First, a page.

Witness Nails the White House, DoJ in U.S. Attorney Political Firings

23 de may de 2007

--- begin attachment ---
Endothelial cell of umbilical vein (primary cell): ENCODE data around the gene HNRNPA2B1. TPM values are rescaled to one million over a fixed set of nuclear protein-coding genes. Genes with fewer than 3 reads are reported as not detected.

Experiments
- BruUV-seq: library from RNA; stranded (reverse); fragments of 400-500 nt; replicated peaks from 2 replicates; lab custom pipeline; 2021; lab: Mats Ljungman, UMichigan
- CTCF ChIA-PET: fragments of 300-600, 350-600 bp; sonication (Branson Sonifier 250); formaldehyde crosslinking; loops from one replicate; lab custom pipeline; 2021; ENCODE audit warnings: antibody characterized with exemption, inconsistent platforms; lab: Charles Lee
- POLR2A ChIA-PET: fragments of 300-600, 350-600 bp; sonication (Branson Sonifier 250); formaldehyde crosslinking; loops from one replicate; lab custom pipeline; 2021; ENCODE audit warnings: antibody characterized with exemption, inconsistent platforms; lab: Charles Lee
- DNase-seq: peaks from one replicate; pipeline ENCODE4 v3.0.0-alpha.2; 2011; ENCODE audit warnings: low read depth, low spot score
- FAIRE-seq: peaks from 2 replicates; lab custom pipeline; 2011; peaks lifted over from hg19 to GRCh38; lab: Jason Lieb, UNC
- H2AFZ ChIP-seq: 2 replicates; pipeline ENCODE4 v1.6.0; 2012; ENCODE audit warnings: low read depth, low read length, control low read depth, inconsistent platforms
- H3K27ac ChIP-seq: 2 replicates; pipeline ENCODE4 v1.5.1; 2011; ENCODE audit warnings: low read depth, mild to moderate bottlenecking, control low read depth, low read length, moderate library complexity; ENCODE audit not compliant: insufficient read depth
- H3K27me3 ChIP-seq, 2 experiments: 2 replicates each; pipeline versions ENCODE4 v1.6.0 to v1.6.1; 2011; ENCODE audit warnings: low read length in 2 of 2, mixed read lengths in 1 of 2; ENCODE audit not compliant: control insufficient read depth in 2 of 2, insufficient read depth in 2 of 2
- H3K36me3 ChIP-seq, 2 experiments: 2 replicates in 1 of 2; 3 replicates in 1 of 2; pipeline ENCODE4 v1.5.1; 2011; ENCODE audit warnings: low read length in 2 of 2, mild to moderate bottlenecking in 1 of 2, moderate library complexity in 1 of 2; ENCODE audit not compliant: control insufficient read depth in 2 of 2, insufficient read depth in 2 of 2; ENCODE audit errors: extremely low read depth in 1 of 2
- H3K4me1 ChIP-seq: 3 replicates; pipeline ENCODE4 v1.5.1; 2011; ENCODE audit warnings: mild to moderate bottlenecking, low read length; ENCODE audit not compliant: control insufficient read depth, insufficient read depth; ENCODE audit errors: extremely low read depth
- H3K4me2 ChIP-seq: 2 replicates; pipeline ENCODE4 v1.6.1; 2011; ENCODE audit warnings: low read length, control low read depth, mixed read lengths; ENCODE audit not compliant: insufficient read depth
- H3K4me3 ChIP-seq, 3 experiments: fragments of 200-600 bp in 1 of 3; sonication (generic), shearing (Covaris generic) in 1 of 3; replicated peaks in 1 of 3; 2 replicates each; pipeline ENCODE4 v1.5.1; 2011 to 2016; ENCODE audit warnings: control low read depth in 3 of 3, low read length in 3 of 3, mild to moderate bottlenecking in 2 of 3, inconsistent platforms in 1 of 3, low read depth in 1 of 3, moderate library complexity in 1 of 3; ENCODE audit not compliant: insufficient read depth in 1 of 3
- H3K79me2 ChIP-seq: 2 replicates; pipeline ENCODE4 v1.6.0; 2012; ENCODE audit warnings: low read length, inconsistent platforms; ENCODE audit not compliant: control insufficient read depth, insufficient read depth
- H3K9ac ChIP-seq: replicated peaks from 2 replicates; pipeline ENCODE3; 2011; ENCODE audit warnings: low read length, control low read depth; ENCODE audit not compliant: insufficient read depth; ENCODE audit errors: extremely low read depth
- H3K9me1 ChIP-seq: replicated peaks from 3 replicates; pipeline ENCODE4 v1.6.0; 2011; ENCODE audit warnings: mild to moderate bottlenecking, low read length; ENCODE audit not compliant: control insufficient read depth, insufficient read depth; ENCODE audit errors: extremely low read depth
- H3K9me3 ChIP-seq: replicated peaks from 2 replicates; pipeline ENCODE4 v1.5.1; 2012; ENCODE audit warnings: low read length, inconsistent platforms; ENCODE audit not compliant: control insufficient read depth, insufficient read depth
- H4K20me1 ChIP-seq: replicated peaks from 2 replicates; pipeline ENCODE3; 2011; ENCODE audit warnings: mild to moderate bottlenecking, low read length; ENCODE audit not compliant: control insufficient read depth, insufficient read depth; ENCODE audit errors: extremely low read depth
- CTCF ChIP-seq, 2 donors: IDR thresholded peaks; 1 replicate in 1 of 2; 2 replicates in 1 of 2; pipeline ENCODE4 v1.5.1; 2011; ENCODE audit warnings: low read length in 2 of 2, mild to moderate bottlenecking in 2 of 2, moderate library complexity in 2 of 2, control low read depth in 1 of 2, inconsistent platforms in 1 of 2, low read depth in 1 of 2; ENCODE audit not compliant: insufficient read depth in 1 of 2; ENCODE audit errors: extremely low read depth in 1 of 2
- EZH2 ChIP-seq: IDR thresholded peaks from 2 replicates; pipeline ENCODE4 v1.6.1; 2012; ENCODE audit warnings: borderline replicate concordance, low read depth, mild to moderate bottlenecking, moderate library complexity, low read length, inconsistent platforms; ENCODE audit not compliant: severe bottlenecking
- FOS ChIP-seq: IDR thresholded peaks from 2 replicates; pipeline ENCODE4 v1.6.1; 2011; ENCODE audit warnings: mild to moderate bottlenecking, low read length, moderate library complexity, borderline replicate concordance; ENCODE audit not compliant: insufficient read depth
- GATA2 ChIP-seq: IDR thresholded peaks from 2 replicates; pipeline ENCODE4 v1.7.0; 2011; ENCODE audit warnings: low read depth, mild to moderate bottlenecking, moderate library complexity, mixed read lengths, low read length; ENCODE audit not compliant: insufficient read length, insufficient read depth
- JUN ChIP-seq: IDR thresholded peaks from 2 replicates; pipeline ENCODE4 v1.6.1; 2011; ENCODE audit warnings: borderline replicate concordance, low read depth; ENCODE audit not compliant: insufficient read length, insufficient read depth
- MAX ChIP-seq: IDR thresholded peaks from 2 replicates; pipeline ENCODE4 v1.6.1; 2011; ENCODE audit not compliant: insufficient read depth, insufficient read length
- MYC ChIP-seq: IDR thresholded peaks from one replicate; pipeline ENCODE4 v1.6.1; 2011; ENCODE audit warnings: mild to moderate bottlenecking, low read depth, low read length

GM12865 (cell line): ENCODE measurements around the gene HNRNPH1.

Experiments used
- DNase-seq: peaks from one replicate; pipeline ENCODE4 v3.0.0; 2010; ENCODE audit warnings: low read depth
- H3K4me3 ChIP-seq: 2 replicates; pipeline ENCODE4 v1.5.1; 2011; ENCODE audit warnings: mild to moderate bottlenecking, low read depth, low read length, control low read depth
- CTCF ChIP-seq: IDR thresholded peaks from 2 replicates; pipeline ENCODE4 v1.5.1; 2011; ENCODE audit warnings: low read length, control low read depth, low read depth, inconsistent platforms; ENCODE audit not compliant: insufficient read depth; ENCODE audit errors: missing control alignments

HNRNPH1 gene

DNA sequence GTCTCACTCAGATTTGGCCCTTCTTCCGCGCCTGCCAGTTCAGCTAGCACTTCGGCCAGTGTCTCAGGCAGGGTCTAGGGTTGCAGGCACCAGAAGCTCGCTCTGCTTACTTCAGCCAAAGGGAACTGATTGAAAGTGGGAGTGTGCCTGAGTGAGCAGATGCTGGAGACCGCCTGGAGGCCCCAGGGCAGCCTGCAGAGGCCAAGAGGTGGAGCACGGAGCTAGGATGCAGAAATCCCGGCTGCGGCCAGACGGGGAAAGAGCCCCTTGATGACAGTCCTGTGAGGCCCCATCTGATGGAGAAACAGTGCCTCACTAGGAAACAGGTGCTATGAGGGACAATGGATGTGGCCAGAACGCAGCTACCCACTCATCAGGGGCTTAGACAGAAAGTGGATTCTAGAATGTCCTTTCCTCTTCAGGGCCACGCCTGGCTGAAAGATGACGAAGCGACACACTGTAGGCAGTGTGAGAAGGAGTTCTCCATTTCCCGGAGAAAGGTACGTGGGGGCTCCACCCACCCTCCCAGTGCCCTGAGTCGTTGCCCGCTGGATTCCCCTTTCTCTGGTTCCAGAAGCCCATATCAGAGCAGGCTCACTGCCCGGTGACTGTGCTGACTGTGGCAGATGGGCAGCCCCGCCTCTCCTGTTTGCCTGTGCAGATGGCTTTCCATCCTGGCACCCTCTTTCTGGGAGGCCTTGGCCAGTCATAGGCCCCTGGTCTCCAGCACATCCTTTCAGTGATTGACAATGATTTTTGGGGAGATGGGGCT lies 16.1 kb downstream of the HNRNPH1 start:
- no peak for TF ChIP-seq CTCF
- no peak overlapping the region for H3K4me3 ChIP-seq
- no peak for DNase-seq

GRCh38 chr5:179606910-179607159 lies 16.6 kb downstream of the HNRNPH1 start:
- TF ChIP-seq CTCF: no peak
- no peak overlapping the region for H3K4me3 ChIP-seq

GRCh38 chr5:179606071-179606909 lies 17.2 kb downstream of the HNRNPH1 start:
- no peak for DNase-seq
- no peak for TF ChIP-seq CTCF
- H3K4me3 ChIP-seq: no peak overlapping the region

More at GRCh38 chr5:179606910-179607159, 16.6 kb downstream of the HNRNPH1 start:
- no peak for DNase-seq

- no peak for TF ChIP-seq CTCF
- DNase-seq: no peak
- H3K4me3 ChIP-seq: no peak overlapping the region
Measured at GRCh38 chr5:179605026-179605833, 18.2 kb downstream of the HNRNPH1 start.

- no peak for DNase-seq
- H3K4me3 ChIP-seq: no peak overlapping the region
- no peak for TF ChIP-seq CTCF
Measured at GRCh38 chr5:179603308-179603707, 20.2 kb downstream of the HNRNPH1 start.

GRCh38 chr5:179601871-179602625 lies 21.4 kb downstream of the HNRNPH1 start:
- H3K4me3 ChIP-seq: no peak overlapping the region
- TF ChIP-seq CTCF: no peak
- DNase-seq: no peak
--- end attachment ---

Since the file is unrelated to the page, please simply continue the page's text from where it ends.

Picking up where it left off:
<body><div id="article"><tr><td height="28" valign="middle" width="184"></td><td valign="middle" width="185"></td></tr><h1>Witness Nails the White House, DoJ in U.S. Attorney Political Firings</h1><p>Washington, D.C., May 23 (LPAC)--Monica Goodling, the former White House liaison for the Department of Justice, testified today that the White House had signed off on the firings of U.S. Attorneys, and that both the Deputy Attorney General and the Attorney General himself had given false testimony to Congress.</p><p>And Goodling, a 33-year old member of the right-wing Federalist Society, testified that "I know I crossed the line" in using political criteria in the hiring of DOJ civil service personnel, while hastening to add that she had not "intentionally" violated the law. Before acknowledging this, Goodling had admitted that she had attempted to block the hiring of one prosecutor because his resume indicated he was a liberal Democrat.</p><p>At the outset of her testimony before the House Judiciary Committee, Goodling unloaded on former Deputy Attorney General Paul McNulty, who had blamed her for withholding information from him, which, he claimed, led him to give misleading testimony to the Senate Judiciary Committee. "That allegation is false," she testified. "I did not withhold information from the Deputy."</p><p>She went on to say that McNulty's Senate testimony "was incomplete or inaccurate in a number of respects," and that "he was not fully candid about his knowledge of White House involvement" in the firing of the federal prosecutors, and she then identified three additional areas in which McNulty's testimony had been false.</p><p>Goodling also testified that McNulty didn't fully reveal what he knew about the role of the White House in the firings, because "he was aware that the [Justice] Department had worked for at least several months with the White House, and that many offices in the White House had signed off" on the firings, and beyond this, that people in the White House were "participating and making phone calls and different sort of things."</p><p>Rep. Artur Davis (D-AL), who has introduced a resolution of no-confidence against Attorney General Alberto Gonzales, elicited from Goodling that she believes that Gonzales gave inaccurate testimony when he said: that he had never seen a list of the U.S. Attorneys to be fired; that he had never been brief on the list; and that he had never been involved in discussions about the U.S. Attorney firings.</p></div></body>